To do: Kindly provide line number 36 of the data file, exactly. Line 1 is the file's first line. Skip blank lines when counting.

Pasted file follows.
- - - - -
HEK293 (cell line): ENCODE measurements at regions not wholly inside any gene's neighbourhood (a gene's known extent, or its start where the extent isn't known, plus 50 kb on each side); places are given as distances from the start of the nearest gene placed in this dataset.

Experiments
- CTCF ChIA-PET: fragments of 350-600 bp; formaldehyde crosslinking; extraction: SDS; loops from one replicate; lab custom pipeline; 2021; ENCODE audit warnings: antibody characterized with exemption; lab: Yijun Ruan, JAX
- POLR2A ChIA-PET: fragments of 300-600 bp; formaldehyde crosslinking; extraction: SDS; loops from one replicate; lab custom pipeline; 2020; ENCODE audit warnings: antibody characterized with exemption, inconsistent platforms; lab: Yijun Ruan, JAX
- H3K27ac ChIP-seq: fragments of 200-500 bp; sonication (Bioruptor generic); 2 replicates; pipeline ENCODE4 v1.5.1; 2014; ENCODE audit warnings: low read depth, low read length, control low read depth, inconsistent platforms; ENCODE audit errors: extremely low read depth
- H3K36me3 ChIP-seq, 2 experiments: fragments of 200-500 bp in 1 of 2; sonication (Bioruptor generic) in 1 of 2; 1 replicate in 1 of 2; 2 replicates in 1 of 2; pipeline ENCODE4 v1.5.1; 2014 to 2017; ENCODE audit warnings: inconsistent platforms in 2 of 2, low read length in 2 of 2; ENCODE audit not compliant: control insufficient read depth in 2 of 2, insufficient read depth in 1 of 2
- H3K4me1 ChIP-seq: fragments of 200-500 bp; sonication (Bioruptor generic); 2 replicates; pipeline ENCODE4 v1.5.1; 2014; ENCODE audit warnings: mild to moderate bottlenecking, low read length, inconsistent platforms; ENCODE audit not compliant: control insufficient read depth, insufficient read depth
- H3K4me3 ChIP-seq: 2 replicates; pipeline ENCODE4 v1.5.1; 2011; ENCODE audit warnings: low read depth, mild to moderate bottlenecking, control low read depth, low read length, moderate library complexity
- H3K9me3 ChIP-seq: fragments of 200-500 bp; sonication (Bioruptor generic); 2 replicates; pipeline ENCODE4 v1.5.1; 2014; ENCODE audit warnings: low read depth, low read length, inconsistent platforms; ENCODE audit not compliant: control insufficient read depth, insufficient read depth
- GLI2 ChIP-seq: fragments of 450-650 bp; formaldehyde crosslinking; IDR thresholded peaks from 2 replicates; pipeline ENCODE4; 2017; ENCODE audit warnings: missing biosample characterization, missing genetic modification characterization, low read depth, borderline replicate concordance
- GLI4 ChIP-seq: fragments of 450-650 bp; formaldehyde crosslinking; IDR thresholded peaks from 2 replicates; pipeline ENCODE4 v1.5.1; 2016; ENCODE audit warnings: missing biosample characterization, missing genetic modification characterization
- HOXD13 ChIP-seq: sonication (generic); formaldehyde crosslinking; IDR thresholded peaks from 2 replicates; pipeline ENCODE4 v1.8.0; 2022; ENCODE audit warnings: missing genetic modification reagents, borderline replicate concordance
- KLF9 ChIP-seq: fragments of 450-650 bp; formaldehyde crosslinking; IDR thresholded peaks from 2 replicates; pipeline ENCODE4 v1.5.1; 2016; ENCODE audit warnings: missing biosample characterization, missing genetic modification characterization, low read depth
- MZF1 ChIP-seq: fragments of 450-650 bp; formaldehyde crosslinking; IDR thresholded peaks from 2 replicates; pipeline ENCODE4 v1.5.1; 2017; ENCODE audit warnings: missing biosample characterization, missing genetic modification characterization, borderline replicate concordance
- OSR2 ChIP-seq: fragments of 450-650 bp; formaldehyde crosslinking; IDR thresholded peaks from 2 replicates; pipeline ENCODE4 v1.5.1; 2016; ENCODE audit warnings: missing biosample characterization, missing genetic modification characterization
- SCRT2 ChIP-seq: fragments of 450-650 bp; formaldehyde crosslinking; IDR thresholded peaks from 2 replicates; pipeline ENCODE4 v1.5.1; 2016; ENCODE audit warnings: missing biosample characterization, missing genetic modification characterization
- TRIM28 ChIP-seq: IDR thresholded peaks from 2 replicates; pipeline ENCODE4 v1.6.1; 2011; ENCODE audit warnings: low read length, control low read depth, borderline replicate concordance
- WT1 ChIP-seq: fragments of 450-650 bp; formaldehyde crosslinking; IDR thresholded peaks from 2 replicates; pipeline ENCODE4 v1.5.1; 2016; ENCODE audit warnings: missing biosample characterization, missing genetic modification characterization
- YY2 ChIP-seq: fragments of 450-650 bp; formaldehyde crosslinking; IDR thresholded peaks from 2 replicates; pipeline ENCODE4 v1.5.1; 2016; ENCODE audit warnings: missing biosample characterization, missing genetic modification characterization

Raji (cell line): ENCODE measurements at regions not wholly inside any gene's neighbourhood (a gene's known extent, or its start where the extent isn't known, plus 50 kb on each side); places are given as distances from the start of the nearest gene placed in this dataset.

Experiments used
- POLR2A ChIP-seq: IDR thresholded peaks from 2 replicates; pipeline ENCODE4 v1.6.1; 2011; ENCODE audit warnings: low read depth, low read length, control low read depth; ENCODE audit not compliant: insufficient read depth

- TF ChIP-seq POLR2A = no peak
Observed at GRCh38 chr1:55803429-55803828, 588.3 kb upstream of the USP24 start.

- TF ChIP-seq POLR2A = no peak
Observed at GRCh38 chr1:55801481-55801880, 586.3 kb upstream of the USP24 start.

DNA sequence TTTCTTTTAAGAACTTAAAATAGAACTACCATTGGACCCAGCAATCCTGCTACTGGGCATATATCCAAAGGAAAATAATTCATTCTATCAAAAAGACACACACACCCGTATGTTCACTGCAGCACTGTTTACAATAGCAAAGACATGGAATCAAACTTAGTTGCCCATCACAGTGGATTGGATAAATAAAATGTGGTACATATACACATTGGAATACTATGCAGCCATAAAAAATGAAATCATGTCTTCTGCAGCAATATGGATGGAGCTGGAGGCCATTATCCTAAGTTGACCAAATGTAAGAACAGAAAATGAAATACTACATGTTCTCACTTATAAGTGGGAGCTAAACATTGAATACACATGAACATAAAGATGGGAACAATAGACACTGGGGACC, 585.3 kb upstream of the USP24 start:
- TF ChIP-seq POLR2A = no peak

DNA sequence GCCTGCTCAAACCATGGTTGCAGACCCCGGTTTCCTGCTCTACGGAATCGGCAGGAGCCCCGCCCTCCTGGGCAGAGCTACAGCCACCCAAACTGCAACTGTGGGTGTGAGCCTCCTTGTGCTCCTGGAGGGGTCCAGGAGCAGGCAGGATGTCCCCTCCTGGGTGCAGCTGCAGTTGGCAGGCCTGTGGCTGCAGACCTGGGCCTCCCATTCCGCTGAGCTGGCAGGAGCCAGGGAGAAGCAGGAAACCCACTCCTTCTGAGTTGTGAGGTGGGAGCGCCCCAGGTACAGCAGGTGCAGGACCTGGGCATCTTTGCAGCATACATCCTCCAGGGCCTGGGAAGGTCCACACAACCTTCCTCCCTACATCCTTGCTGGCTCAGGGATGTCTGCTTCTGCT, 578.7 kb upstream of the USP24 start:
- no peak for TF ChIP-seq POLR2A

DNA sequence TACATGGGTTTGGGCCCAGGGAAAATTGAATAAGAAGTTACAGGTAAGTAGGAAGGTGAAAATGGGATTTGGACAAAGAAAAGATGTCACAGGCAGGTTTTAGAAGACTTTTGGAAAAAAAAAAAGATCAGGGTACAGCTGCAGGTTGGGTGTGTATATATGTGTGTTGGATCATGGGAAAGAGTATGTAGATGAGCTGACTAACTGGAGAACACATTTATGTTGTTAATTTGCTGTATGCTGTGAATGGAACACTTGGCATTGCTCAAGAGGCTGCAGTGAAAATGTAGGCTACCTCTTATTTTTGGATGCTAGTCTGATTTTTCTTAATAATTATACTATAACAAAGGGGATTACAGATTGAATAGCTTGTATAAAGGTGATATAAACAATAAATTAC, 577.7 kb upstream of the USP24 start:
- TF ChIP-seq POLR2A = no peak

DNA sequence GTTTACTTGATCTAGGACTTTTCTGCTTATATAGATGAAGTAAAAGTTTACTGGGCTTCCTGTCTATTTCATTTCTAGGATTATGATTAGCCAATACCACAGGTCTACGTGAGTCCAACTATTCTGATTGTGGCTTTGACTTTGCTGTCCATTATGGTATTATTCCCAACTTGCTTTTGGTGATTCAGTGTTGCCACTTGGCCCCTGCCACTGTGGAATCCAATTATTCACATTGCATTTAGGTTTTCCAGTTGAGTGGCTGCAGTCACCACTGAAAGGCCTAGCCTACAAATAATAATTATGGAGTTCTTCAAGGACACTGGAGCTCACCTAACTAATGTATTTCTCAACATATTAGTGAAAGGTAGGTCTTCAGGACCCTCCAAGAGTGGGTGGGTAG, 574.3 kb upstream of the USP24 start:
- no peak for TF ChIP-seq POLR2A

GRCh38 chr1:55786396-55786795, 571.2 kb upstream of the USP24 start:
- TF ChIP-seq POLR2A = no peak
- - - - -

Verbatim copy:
- TF ChIP-seq POLR2A = no peak